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Meeting For The First Time!

“Nice to meet you” or “Nice meeting you.” Which variant is correct and why? That all depends on time. Are you referring to meeting someone yesterday, today or tomorrow? American English Resources.

There are many ways to be polite when introducing yourself to someone for the first time. The better your English is, the better first impression you make. Is it a job interview? Maybe it is meeting a colleague for the first time! Often, the use of adverbs play an important part in everyday speech. “Nice to meet you” is used when you are first introduced to someone!

The term “Nice meeting you” is used after meeting someone! The use of tenses also plays an important part here.

Quantifiers Explained!

A quantifier is a word or phrase used before a noun or pronoun to refer to a quantity or amount of something. Quantifiers are used to give more information.

We use these words and phrases with countable and uncountable nouns. With a quantifier, just about all nouns are countable in English! Simple quantifiers used with countable nouns include words like “Many, few, several, etc.

Quantifiers used with both countable and uncountable nouns are “All, enough, a lot of, some, any, etc. Partitives are words or phrases used to refer to part of something. In other words a partial quantity. Partitives are used to refer to both countable and uncountable nouns.

“A glass of water, a can of soda, a slice of bacon, a room full of people.

Often, we use a container or form of measurement in partitive construction.

Determiners Explained!

Determiners are words that appear before a noun. This is to help understand what the noun refers to. American English Resources.

The main idea is to understand determiners and the role they play in English. Remember that a word is just a word until we give it a job. There are many determiners in English. “A, an and the” are all determiners. “This, that, these, those” are all determiners.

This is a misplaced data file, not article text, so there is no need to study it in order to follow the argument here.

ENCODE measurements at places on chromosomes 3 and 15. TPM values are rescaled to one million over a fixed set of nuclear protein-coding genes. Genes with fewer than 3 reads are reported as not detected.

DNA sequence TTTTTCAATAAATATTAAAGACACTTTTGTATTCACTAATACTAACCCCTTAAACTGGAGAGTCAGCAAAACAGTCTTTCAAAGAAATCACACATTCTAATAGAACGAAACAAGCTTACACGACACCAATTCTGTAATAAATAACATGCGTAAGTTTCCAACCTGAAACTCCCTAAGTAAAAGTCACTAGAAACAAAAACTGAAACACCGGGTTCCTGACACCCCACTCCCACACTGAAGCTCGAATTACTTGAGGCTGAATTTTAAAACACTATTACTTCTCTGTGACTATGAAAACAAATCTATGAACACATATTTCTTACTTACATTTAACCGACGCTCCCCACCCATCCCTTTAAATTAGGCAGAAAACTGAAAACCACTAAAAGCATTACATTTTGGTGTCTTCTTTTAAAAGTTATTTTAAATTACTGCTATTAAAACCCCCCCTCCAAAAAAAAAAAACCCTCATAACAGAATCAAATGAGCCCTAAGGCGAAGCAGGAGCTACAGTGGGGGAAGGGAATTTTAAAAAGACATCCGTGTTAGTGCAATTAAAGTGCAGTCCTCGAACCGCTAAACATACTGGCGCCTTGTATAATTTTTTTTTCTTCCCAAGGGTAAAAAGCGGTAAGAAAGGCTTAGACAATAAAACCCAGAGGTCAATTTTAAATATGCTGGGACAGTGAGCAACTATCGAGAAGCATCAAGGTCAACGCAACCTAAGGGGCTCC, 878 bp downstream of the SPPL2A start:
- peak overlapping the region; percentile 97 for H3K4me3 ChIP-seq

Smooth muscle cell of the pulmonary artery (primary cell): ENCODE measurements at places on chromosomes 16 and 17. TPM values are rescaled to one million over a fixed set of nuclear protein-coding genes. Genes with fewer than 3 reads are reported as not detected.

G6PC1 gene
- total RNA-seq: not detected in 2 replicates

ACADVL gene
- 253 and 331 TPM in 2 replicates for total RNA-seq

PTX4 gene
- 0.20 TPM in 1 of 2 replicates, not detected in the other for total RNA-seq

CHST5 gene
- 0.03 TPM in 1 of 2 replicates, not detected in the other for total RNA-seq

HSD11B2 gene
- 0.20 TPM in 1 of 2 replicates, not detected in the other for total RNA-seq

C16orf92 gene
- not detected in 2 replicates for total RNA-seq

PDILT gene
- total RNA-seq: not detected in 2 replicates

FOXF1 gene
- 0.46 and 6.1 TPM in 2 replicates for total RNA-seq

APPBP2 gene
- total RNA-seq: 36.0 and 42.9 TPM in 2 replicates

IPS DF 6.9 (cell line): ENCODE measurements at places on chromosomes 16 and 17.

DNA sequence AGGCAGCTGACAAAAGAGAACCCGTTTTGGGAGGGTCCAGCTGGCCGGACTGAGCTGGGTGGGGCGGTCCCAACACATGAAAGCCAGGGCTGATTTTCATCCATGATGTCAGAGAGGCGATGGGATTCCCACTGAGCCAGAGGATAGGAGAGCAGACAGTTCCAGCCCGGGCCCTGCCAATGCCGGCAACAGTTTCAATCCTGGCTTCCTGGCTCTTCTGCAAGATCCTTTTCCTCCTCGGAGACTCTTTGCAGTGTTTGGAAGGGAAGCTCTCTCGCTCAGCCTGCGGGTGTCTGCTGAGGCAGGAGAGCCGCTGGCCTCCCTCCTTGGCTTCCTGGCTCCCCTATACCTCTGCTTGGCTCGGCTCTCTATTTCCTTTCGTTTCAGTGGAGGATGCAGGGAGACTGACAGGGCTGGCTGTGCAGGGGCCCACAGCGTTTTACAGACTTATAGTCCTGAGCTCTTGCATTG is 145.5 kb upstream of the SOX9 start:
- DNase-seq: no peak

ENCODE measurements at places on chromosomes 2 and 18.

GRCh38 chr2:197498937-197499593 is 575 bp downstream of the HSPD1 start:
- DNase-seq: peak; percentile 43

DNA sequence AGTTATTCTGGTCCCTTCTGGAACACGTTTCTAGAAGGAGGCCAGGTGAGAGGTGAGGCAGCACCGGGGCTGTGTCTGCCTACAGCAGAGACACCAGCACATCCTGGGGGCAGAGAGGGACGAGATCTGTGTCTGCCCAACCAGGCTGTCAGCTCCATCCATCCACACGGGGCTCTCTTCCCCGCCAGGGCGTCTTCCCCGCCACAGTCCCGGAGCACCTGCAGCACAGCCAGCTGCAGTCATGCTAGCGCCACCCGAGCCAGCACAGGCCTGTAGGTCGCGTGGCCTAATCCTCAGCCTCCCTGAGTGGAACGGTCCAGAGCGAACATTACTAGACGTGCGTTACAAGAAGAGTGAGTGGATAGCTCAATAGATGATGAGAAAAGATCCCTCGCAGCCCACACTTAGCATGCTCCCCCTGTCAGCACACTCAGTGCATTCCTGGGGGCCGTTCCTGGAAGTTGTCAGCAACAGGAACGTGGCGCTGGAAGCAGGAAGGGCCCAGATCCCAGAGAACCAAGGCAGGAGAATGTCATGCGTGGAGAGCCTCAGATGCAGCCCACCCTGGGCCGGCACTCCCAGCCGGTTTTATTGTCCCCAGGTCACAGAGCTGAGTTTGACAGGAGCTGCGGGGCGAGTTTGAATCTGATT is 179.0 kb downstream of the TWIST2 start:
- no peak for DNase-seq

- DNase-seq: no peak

Quantifiers “Few, all, etc”. Possessives “My, your, it’s, etc”. Cardinal numbers as well. Do not confuse determiners with adjectives. There are many more rules on this subject! Ask your teacher for a further explanation and worksheets to help you better understand determiners.

Welcome to Larisa English Club #22.

What’s in The News? Physical Activity and Your Daily Routine!

Speaking Practice. Discussing a News Story!

English Grammar Review. “Prefix, Suffix and Affix” New Words in English!

What’s in The News?

Physical Activity and Your Daily Routine!

Daily exercise is an important part of a healthy lifestyle. If you make time for running, jogging or walking, you are doing it right! Many of us cannot seem to find the time for these activities.

That should not stop us from trying to stay fit. A proper diet should also be part of your daily routine. It can be as simple as walking alone or with friends and family. Take the time to establish your physical daily fitness routine and stay healthy and study American English Resources.

Choose activities that you enjoy and can do regularly. Fitting activity into a daily routine can be easy — such as taking a brisk 10 minute walk to and from the parking lot, bus stop, or subway station. American English Resources.